Degree Type


Date of Award


Degree Name

Master of Science


Ecology, Evolution, and Organismal Biology


Ecology and Evolutionary Biology

First Advisor

Fredric J. Janzen


The primary purpose of this thesis is to:

* examine which local cues predators use to locate turtle nests

* determine if predation rates vary across different types of shading habitats

* examine the anthropogenic impacts of predation on turtle nests

This thesis contains a general introduction, followed by two stand-alone data chapters, each with their own abstract, introduction, methods, results, discussion, management implications, acknowledgements, and references, which will be submitted to scientific journals for publication. For this reason, there is some repetition of themes and background literature in each of the two data chapters. Chapter 2 of this thesis explores the role of local sensory cues, along with habitat characteristics (i.e. vegetation shading), on turtle nest depredation with an experiment using simulated turtle nests. The goal is to determine which cues predators use to locate turtle nests, and whether those cues vary between different habitat types. Chapter 3 of this thesis presents an observational test of the hypothesis that anthropogenic structures attract predators by examining whether natural turtle nests located near anthropogenic structures have historically suffered higher mortality. The final chapter of this thesis contains concluding remarks about each of the studies and a general discussion of all results. In addition, this chapter examines the broader implications of the results, along with where further research should be directed. These chapters are then followed by an appendix, which include additional results pertinent to the research presented in Chapters 2 and 3.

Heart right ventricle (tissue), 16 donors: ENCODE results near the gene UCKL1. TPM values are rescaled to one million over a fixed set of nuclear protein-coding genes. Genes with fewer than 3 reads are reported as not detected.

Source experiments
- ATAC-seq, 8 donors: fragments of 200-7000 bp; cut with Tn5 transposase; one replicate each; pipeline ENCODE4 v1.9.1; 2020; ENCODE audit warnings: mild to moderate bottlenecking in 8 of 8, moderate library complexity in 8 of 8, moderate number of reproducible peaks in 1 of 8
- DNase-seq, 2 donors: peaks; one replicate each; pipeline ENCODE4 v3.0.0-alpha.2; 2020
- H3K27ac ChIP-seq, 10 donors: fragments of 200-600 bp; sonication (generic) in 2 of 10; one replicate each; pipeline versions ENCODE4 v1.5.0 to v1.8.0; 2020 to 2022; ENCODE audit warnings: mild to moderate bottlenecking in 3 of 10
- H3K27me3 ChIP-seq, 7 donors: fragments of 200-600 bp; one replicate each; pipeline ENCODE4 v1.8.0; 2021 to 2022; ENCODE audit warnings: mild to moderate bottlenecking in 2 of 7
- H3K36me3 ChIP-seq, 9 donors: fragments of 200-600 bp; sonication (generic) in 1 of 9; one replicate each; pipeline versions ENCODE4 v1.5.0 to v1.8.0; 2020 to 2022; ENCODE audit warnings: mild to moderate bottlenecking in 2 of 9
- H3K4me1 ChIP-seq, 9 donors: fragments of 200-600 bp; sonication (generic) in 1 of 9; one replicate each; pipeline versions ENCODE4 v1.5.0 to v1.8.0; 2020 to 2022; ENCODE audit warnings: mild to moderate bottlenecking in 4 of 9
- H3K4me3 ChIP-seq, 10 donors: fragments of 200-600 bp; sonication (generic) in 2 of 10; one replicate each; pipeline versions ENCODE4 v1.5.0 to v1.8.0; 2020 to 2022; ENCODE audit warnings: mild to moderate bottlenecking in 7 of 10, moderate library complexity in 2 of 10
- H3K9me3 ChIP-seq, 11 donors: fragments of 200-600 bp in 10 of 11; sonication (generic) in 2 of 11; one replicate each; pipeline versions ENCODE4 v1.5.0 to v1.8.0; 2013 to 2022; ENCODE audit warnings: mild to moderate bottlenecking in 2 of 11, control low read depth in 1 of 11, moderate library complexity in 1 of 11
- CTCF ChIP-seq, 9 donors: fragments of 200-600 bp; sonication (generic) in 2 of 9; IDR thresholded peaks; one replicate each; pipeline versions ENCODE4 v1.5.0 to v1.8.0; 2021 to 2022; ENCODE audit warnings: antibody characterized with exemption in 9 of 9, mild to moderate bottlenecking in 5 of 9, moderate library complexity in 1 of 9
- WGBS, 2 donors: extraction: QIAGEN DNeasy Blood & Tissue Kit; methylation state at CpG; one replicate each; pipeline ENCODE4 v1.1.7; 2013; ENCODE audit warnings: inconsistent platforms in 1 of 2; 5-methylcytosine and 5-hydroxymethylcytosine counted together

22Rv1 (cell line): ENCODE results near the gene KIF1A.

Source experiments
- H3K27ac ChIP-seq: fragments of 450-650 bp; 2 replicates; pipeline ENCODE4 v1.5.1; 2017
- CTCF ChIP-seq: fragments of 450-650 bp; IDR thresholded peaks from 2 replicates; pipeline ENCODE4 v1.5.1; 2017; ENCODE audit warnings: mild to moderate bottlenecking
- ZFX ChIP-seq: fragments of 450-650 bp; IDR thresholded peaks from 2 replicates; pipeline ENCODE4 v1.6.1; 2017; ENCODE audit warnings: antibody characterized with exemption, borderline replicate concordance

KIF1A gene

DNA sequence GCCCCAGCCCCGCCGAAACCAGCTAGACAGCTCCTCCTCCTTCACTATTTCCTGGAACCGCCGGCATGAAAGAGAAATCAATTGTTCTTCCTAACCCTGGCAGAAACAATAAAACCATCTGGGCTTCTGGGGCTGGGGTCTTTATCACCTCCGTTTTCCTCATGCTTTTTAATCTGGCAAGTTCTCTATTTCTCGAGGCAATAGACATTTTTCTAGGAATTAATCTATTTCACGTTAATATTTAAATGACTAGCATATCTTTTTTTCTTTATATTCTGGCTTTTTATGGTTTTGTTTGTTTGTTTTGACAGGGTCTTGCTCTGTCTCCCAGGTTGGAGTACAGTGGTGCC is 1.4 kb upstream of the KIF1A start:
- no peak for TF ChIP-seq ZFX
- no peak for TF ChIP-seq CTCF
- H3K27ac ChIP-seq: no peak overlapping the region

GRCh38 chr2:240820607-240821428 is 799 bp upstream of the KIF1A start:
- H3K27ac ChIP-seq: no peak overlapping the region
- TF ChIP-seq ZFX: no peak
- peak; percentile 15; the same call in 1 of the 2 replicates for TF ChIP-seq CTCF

Copyright Owner

Jeramie Troy Strickland



Date Available


File Format


File Size

90 pages